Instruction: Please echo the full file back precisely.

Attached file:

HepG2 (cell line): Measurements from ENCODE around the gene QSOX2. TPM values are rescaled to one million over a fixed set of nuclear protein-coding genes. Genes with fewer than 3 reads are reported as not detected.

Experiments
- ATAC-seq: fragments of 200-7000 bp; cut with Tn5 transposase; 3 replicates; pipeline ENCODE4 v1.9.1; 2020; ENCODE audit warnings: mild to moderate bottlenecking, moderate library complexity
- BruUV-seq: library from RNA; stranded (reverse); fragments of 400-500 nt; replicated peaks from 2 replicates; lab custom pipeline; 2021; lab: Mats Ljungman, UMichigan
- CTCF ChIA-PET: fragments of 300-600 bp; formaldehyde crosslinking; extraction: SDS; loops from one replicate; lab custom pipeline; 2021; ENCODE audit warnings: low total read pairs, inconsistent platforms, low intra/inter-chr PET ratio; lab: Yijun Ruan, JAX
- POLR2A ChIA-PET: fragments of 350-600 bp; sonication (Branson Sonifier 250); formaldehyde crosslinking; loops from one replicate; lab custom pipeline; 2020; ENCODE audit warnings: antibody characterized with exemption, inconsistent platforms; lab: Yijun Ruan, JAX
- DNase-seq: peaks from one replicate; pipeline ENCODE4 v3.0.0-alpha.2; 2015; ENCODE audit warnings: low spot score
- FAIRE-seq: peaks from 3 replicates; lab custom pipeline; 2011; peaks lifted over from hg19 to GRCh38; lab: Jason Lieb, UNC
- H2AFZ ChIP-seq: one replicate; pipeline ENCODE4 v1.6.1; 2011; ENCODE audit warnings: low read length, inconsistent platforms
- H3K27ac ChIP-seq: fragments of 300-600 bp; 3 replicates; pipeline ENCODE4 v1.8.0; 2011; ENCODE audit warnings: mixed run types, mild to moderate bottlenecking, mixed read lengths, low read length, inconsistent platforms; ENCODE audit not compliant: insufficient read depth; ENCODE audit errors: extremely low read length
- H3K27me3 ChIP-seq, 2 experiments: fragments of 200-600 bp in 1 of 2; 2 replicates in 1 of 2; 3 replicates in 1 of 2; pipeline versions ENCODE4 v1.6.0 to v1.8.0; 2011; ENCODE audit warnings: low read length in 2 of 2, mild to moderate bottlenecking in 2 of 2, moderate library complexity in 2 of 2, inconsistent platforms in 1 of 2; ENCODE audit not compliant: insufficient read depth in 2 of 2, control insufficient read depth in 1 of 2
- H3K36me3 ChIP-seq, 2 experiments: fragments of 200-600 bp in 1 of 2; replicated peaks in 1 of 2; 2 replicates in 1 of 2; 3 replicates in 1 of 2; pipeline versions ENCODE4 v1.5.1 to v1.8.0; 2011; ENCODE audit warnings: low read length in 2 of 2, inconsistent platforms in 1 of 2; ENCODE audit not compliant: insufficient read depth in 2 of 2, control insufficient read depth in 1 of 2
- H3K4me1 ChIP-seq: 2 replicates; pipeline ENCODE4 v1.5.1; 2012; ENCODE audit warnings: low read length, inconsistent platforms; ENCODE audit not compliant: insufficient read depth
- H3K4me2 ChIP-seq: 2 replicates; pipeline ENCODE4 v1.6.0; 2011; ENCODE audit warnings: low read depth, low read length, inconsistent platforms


HepG2 (cell line): Measurements from ENCODE around the gene QSOX2. TPM values are rescaled to one million over a fixed set of nuclear protein-coding genes. Genes with fewer than 3 reads are reported as not detected.

Experiments
- ATAC-seq: fragments of 200-7000 bp; cut with Tn5 transposase; 3 replicates; pipeline ENCODE4 v1.9.1; 2020; ENCODE audit warnings: mild to moderate bottlenecking, moderate library complexity
- BruUV-seq: library from RNA; stranded (reverse); fragments of 400-500 nt; replicated peaks from 2 replicates; lab custom pipeline; 2021; lab: Mats Ljungman, UMichigan
- CTCF ChIA-PET: fragments of 300-600 bp; formaldehyde crosslinking; extraction: SDS; loops from one replicate; lab custom pipeline; 2021; ENCODE audit warnings: low total read pairs, inconsistent platforms, low intra/inter-chr PET ratio; lab: Yijun Ruan, JAX
- POLR2A ChIA-PET: fragments of 350-600 bp; sonication (Branson Sonifier 250); formaldehyde crosslinking; loops from one replicate; lab custom pipeline; 2020; ENCODE audit warnings: antibody characterized with exemption, inconsistent platforms; lab: Yijun Ruan, JAX
- DNase-seq: peaks from one replicate; pipeline ENCODE4 v3.0.0-alpha.2; 2015; ENCODE audit warnings: low spot score
- FAIRE-seq: peaks from 3 replicates; lab custom pipeline; 2011; peaks lifted over from hg19 to GRCh38; lab: Jason Lieb, UNC
- H2AFZ ChIP-seq: one replicate; pipeline ENCODE4 v1.6.1; 2011; ENCODE audit warnings: low read length, inconsistent platforms
- H3K27ac ChIP-seq: fragments of 300-600 bp; 3 replicates; pipeline ENCODE4 v1.8.0; 2011; ENCODE audit warnings: mixed run types, mild to moderate bottlenecking, mixed read lengths, low read length, inconsistent platforms; ENCODE audit not compliant: insufficient read depth; ENCODE audit errors: extremely low read length
- H3K27me3 ChIP-seq, 2 experiments: fragments of 200-600 bp in 1 of 2; 2 replicates in 1 of 2; 3 replicates in 1 of 2; pipeline versions ENCODE4 v1.6.0 to v1.8.0; 2011; ENCODE audit warnings: low read length in 2 of 2, mild to moderate bottlenecking in 2 of 2, moderate library complexity in 2 of 2, inconsistent platforms in 1 of 2; ENCODE audit not compliant: insufficient read depth in 2 of 2, control insufficient read depth in 1 of 2
- H3K36me3 ChIP-seq, 2 experiments: fragments of 200-600 bp in 1 of 2; replicated peaks in 1 of 2; 2 replicates in 1 of 2; 3 replicates in 1 of 2; pipeline versions ENCODE4 v1.5.1 to v1.8.0; 2011; ENCODE audit warnings: low read length in 2 of 2, inconsistent platforms in 1 of 2; ENCODE audit not compliant: insufficient read depth in 2 of 2, control insufficient read depth in 1 of 2
- H3K4me1 ChIP-seq: 2 replicates; pipeline ENCODE4 v1.5.1; 2012; ENCODE audit warnings: low read length, inconsistent platforms; ENCODE audit not compliant: insufficient read depth
- H3K4me2 ChIP-seq: 2 replicates; pipeline ENCODE4 v1.6.0; 2011; ENCODE audit warnings: low read depth, low read length, inconsistent platforms